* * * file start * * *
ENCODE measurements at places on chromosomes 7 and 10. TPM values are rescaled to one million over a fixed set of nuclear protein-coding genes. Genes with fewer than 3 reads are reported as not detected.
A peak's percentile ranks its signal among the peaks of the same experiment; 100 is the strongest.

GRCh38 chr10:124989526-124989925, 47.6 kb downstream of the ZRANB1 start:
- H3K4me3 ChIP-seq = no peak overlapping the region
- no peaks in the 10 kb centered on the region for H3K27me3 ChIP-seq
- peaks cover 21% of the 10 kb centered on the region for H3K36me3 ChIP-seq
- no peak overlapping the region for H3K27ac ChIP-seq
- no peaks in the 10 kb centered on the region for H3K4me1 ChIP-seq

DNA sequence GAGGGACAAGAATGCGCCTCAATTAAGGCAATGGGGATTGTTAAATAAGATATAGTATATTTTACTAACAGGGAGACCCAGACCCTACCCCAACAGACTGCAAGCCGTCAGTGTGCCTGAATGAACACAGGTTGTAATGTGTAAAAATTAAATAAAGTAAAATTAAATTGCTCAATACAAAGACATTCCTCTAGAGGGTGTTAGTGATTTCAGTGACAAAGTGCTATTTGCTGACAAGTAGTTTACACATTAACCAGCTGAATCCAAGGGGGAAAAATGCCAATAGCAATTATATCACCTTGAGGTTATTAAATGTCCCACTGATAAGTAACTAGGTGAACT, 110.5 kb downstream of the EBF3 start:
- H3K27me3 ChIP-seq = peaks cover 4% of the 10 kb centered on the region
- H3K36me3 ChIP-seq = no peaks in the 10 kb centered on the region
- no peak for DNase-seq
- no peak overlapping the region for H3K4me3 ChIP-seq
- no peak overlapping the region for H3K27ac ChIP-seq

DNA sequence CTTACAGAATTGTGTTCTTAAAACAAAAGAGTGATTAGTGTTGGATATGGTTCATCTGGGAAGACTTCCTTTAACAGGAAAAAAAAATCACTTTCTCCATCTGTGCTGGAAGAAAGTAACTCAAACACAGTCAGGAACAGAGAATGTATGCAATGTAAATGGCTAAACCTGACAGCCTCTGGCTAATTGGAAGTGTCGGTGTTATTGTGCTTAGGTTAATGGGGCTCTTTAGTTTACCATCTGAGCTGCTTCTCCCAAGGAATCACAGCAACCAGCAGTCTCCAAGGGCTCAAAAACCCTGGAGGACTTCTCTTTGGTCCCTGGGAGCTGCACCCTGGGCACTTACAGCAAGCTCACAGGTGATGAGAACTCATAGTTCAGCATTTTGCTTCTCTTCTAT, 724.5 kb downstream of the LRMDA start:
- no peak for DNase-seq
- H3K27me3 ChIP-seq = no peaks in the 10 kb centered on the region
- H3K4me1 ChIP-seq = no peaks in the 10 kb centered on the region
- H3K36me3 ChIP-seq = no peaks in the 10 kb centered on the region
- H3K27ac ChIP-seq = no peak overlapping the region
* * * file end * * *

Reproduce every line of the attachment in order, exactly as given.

ENCODE measurements at places on chromosomes 7 and 10. TPM values are rescaled to one million over a fixed set of nuclear protein-coding genes. Genes with fewer than 3 reads are reported as not detected.
A peak's percentile ranks its signal among the peaks of the same experiment; 100 is the strongest.

GRCh38 chr10:124989526-124989925, 47.6 kb downstream of the ZRANB1 start:
- H3K4me3 ChIP-seq = no peak overlapping the region
- no peaks in the 10 kb centered on the region for H3K27me3 ChIP-seq
- peaks cover 21% of the 10 kb centered on the region for H3K36me3 ChIP-seq
- no peak overlapping the region for H3K27ac ChIP-seq
- no peaks in the 10 kb centered on the region for H3K4me1 ChIP-seq

DNA sequence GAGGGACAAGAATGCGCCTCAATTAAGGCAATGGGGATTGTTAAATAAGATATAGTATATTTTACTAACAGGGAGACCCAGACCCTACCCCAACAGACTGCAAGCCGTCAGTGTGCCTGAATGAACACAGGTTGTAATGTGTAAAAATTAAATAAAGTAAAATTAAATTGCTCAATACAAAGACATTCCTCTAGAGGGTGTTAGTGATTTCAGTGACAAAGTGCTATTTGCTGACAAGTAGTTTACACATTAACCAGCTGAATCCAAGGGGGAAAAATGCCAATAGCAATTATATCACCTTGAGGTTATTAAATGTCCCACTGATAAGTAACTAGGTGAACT, 110.5 kb downstream of the EBF3 start:
- H3K27me3 ChIP-seq = peaks cover 4% of the 10 kb centered on the region
- H3K36me3 ChIP-seq = no peaks in the 10 kb centered on the region
- no peak for DNase-seq
- no peak overlapping the region for H3K4me3 ChIP-seq
- no peak overlapping the region for H3K27ac ChIP-seq

DNA sequence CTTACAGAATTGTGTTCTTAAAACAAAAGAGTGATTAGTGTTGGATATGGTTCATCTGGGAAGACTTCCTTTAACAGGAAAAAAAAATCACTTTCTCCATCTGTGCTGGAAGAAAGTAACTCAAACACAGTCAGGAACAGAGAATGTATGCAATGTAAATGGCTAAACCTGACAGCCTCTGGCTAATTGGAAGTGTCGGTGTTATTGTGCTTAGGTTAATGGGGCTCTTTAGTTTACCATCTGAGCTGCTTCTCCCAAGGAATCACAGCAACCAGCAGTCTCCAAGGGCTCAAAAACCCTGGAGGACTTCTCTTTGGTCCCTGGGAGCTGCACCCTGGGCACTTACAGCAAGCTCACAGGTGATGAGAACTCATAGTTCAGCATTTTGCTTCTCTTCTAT, 724.5 kb downstream of the LRMDA start:
- no peak for DNase-seq
- H3K27me3 ChIP-seq = no peaks in the 10 kb centered on the region
- H3K4me1 ChIP-seq = no peaks in the 10 kb centered on the region
- H3K36me3 ChIP-seq = no peaks in the 10 kb centered on the region
- H3K27ac ChIP-seq = no peak overlapping the region